Few days ago you could read here about a special branch of Kung Fu. The author, Judit Scheigl, has translated her text into English, so now those who don’t speak Hungarian can also get a really nice and detailed insight into this sport/art. Please remember, that you are more than welcome to join her club. And hats off to Judit for doing such a tough sport.
Tsoi Li Ho Fut Hung, also known as Kung Fu San Soo is an ancient Chinese martial art totally dedicated to self-defense. San Soo is a synthesis of five other Chinese martial art systems. Developed to be a complete martial art system, it utilizes a number of traditional and modern weapons, as well as, wide range of fighting techniques.
If applied correctly, Kung Fu San Soo techniques allow a person regardless of size, age or gender to cause serious injury upon a larger and more aggressive attacker. In this martial art system we can practice many combinations of punching, kicking, throws and leverages.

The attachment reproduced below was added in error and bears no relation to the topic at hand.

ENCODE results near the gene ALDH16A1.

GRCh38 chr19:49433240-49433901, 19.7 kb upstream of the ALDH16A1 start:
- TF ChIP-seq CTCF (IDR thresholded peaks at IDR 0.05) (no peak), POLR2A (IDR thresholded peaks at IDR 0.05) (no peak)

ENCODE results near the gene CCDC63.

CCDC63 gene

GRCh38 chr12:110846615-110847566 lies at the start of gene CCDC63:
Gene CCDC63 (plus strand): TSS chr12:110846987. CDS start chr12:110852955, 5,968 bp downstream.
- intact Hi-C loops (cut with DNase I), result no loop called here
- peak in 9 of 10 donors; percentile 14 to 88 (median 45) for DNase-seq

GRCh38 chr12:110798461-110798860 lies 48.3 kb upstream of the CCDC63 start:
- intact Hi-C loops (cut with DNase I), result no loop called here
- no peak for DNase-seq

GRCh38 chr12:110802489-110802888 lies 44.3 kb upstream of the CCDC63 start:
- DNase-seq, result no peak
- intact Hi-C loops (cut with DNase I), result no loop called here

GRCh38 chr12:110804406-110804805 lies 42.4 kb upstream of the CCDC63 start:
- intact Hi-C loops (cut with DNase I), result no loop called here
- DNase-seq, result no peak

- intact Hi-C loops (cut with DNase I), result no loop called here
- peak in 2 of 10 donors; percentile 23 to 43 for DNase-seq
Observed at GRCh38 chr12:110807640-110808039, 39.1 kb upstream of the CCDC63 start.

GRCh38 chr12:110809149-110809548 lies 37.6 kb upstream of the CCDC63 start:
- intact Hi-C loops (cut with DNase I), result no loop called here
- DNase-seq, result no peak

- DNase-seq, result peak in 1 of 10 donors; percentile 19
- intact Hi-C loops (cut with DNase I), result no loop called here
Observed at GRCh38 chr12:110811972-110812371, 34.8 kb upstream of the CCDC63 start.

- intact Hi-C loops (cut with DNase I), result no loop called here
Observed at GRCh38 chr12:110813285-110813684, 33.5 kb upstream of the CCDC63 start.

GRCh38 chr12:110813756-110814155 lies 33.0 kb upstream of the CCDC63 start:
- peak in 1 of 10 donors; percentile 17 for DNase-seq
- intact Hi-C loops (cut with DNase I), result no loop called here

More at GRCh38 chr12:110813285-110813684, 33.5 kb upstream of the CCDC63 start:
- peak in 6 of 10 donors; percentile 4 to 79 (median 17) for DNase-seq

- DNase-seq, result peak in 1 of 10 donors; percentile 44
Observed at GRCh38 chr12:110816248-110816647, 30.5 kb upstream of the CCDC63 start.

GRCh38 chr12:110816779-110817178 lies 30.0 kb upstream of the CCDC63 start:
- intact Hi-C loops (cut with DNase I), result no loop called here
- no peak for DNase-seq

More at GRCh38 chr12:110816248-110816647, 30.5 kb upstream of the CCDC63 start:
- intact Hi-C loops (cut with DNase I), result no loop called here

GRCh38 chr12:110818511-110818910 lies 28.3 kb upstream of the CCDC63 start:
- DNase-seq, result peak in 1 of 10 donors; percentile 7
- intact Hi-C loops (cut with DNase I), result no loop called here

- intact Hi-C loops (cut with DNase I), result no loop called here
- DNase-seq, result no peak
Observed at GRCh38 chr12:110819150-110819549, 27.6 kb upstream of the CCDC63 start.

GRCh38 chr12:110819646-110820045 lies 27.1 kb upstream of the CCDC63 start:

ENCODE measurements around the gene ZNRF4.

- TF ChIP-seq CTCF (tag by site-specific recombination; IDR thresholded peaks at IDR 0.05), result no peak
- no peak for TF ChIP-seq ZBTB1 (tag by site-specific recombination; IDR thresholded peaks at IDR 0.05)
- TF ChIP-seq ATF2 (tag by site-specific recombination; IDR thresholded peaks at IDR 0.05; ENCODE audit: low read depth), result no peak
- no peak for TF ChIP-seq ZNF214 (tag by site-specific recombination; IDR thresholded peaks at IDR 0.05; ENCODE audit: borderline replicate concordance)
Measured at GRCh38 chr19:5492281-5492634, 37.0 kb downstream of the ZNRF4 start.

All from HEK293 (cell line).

Two thousand years ago monks started develop and write these techniques down. When Jimmy H. Woo’s great-great-great grandfather, who was brought up a monastery, took away two books which had been written in the 15th century. These two books have been in his family for five generations. In 1930, Jimmy leftChina, and immigrated toLos Angeles, where he started teaching close friends and relatives. In 1959 he opened his first studio inEl Monte,California, where he had been teaching the martial art for 32 years.
Kung Fu San Soo was taken toHungaryby Nicholas Karsai, who started teaching it in Gárdonyi Géza Ciszterci Gimnázium in September, 2009. At the beginning, only a few students of the high school attended the trainings, but the number of participants doubled soon.
Trainings usually start with the practice of the 8 basic movements, and then we have 10 minutes of free-fighting to use what we have learnt last time. Trainings are spent in a good, family atmosphere, that helps new participants to quickly find themselves in a fraternity. It is important to mention that Kung Fu San soo is not a sport, it is rather a martial art. When carried out in the right way it can’t be used for competitive purposes without inflecting serious injuries.
I have been attending trainings for 2 years now, and I only gain good experiences, however, I couldn’t get away without smaller injuries. If you are in the mood, come to see a training at gym of Gárdonyi Géza Ciszterci Gimnázium any Tuesday at 4 p.m.
Written by Judit Scheigl